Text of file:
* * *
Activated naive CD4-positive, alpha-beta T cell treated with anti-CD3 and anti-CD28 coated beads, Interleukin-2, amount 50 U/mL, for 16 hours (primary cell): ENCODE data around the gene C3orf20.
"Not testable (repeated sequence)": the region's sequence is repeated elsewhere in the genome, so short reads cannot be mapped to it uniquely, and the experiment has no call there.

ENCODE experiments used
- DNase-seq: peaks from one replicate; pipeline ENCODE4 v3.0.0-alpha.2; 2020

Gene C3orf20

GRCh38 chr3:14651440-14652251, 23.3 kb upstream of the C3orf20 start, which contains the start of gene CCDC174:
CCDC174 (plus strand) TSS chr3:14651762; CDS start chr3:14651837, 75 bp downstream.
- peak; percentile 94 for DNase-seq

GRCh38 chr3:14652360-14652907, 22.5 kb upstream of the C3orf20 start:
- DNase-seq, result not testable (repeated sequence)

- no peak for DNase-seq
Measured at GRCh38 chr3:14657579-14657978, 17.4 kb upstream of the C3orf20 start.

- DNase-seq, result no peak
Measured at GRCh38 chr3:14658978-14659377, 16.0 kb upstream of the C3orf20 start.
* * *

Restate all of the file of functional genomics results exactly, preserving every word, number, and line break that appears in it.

Activated naive CD4-positive, alpha-beta T cell treated with anti-CD3 and anti-CD28 coated beads, Interleukin-2, amount 50 U/mL, for 16 hours (primary cell): ENCODE data around the gene C3orf20.
"Not testable (repeated sequence)": the region's sequence is repeated elsewhere in the genome, so short reads cannot be mapped to it uniquely, and the experiment has no call there.

ENCODE experiments used
- DNase-seq: peaks from one replicate; pipeline ENCODE4 v3.0.0-alpha.2; 2020

Gene C3orf20

GRCh38 chr3:14651440-14652251, 23.3 kb upstream of the C3orf20 start, which contains the start of gene CCDC174:
CCDC174 (plus strand) TSS chr3:14651762; CDS start chr3:14651837, 75 bp downstream.
- peak; percentile 94 for DNase-seq

GRCh38 chr3:14652360-14652907, 22.5 kb upstream of the C3orf20 start:
- DNase-seq, result not testable (repeated sequence)

- no peak for DNase-seq
Measured at GRCh38 chr3:14657579-14657978, 17.4 kb upstream of the C3orf20 start.

- DNase-seq, result no peak
Measured at GRCh38 chr3:14658978-14659377, 16.0 kb upstream of the C3orf20 start.